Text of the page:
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Fujian offers its 'ten cents' on China's social commerce revolution

By Liu Sitong and Dominic Morgan (chinadaily.com.cn) Updated:2017-03-27

Fujian province hosted a conference to discuss one of the biggest shifts in Chinese business of the last few years, the rise of "social commerce" via WeChat and similar social media apps, in the coastal city of Xiamen on March 21.

Released by Tencent in 2011, WeChat started as a simple instant messaging app similar to Whatsapp, but has since evolved into an all-encompassing platform combining content publishing, online stores, mobile payment and an array of other features.

As the app established itself as China's dominant social media—WeChat had 700 million monthly users as of March 2016, most of which are based in China, according to Quest Mobile—many entrepreneurs have launched innovative new businesses attempting to unlock WeChat's huge potential as a business and marketing platform.

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Xiamen in Fujian province hosts a WeChat commerce networking event on March 21. [Photo by Yang Fushan/chinanews.com]

Unlike traditional e-commerce, these businesses often rely heavily on building up networks of fans through content marketing and direct contact with their WeChat connections, leading the industry to be dubbed "social commerce".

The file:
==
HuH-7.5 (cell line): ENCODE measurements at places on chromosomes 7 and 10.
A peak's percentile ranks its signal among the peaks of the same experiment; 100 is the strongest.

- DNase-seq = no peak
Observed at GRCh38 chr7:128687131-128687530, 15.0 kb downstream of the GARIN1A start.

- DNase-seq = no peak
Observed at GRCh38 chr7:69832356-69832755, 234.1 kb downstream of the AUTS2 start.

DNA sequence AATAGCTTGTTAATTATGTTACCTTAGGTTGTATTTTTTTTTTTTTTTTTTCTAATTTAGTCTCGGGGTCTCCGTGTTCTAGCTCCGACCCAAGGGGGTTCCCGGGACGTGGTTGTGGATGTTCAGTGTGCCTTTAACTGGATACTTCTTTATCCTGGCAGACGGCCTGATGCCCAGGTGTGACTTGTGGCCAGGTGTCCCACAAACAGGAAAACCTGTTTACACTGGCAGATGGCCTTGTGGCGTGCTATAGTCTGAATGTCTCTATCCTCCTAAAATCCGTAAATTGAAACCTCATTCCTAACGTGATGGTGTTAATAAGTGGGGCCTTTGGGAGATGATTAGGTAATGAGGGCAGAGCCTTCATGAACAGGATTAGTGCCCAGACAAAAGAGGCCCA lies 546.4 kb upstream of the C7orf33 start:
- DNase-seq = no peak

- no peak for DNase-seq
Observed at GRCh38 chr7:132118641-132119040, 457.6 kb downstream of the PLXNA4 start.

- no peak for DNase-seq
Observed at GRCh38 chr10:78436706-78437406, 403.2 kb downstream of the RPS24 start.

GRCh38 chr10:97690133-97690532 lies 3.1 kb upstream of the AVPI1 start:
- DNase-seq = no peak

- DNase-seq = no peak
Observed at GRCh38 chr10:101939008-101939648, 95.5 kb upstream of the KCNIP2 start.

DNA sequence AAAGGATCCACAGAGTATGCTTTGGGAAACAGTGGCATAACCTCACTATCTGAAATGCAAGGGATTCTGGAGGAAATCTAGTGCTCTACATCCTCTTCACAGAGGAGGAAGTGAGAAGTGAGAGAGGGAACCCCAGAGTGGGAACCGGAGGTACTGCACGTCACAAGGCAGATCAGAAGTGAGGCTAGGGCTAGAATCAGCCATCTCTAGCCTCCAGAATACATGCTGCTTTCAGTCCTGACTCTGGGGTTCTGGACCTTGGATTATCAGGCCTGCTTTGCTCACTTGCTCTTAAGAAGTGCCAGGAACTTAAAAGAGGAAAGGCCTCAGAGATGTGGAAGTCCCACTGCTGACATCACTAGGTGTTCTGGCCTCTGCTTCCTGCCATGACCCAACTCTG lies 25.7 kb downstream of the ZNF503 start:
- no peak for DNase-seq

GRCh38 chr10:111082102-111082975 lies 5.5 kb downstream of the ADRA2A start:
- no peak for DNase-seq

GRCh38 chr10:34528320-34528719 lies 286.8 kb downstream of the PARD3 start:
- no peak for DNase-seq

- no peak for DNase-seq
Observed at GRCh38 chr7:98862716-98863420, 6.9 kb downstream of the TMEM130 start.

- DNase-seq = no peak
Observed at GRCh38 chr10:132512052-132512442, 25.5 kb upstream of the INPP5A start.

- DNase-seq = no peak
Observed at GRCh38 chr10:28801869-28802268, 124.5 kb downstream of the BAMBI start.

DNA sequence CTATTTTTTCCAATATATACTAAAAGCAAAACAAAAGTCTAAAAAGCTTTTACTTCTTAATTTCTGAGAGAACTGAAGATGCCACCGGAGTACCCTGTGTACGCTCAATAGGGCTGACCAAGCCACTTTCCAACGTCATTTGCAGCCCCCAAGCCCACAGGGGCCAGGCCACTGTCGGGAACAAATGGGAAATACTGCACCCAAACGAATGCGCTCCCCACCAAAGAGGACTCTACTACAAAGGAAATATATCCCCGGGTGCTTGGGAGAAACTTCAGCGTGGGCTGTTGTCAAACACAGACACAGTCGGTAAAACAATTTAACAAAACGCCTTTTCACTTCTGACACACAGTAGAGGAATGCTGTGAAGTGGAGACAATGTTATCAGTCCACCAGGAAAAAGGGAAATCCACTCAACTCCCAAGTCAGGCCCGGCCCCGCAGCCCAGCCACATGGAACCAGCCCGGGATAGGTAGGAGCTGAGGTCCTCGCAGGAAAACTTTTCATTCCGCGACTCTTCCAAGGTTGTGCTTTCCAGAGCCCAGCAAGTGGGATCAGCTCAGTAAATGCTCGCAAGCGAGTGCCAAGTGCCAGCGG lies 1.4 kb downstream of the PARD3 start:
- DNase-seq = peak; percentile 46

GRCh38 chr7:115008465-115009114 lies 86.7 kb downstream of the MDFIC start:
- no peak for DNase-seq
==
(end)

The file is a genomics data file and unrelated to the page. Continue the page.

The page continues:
This nascent industry has grown exponentially in recent years, with an estimated 12.57 million people in China being employed by a WeChat commerce business in 2015, according to the Internet Society of China. This figure is also likely to have grown significantly since then, especially following the launch of WeChat's "mini-apps" in late 2016.

The same report put the market size of WeChat-based social commerce at 181.95 billion yuan ($24.6 billion) in 2015, and estimated that the figure may nearly double in 2016 to reach 360.73 billion yuan.

Fujian province has been central to this online revolution—the southeastern region is the second largest product supplier and third largest consumer for WeChat commerce—and the province aimed to use the conference as a means of ensuring the stable long-term development of the vibrant new industry.

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Internet entrepreneur Huang Huan speaks at a WeChat commerce networking event in Xiamen, Fujian province, on March 21. [Photo by Yang Fushan/chinanews.com]

Themed on "the next decade of WeChat commerce", the Xiamen event brought together traders, internet celebrities, e-commerce thought leaders and industry researchers to review past experiences and envision future business models.

Jian Fangli, director of e-commerce and informatization at China's Ministry of Commerce, also revealed the encouraging news that China plans to draft a law for WeChat commerce and other online services. Up to now, there has been no special legislation to regulate the industry.

The event also featured many product launches and exhibitions, and an award ceremony to honor those who have made great contributions to advance the industry.





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